Why Are Sexually Transmitted Infections on the Uptick and What Can We Do?
Laura Power, MPH ’15
Clinical Assistant Professor of Epidemiology and Internal Medicine; Associate Program Director for the Preventive Medicine Residency
Over the last few years, the rates of infection for diseases like chlamydia, gonorrhea, and syphilis are staggering. Why do you think we're seeing this significant rise in sexually transmitted infections (STIs)?
I see two major themes in how the health sciences community is thinking about this huge surge in cases of chlamydia, gonorrhea, and syphilis.
First, we are in a different era now—socially speaking—with the relationship of sex and disease. It starts with the fears around HIV, and how careful people were with safe sex practices when an HIV diagnosis would have been seen as a death sentence. A lot of people in their 40s and 50s knew friends, relatives, and even celebrities who died from AIDS. Today, most people do well with HIV. Younger people tend to have a lower level of fear or concern about HIV and how it affects the decisions they make about their sexual activity.
Many in public health argue that the state of STIs reflects the support and infrastructure we have for public health.
Second, many in public health argue that the state of STIs reflects the support and infrastructure we have for public health. How much funding are public health outreach programs receiving? What support is government providing to public health services? Is it enough? If this surge in STIs is related at all to those factors, then we're not receiving the support we need.
Is that the whole picture?
In addition to people's attitudes about the severity of STIs and how that affects their sexual behavior, I think we need to remind people that anyone can get an STI. There are social disparities in who gets STIs, but that again takes us back to funding and where we need to be providing more medical support and more community outreach around these diseases.
How can we get better at preventing and treating STIs?
Communicating about the risks is important. I don't think a lot of people are aware of the numbers—well over 2 million cases of chlamydia, gonorrhea, and syphilis in the US in 2017, according to the CDC. And we have new developments in the diseases, for example strains of antibiotic resistant gonorrhea. Expedited partner therapy—where a provider can prescribe treatment for a patient's partner without seeing that person—is a very effective strategy for mitigating the spread of more common infections, like gonorrhea and chlamydia.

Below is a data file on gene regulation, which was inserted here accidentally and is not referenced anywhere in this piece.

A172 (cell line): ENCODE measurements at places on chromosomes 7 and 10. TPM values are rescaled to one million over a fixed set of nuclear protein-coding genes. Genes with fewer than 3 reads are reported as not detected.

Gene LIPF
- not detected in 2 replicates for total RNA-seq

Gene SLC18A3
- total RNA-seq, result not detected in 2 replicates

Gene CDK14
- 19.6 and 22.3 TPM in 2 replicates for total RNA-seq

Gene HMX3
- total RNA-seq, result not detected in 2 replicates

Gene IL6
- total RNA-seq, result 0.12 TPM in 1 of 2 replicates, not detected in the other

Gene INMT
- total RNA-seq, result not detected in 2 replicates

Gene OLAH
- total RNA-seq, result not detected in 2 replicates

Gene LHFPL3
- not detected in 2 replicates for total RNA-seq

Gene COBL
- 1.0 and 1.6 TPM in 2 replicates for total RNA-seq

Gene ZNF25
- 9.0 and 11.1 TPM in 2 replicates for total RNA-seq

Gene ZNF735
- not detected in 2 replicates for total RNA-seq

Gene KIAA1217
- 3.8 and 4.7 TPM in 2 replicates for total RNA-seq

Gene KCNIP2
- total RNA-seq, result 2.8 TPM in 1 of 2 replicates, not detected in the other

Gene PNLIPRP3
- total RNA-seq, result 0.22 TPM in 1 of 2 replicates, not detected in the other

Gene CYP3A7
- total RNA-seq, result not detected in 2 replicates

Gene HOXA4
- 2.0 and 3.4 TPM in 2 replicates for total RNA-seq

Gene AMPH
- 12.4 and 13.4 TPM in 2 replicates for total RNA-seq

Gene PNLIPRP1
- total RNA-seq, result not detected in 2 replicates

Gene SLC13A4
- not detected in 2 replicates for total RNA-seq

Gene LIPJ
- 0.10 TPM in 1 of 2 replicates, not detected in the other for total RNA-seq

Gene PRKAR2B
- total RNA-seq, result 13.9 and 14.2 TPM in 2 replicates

Where can I get tested for STIs?
Testing for STIs can be obtained by visiting a primary care provider, your local health department, or through organizations like Planned Parenthood. The Washtenaw County Health Department, for example, provides STI testing, treatment, and counseling. Their website contains more information and also lists other locations for STI testing.
About the Author
Laura Power, MPH, MD, is Clinical Assistant Professor of Epidemiology in the School of Public Health and Clinical Assistant Professor of Internal Medicine in the Infectious Diseases Division at the School of Medicine. She is Associate Program Director for the Preventive Medicine Residency at the University of Michigan School of Public Health and an assistant editor for the American Journal of Preventive Medicine. She completed an internal medicine residency at Wayne State University in Detroit, followed by an infectious diseases fellowship at Beth Israel Deaconess Medical Center in Boston. She later completed a Preventive Medicine Residency at the University of Michigan School of Public Health. Prior to joining the University of Michigan, Dr. Power practiced at Henry Ford Health System as an infectious diseases physician, where she also served as Medical Director for Infection Prevention. Her research interests include vaccine-preventable diseases, communicable diseases epidemiology, infection prevention, and public health.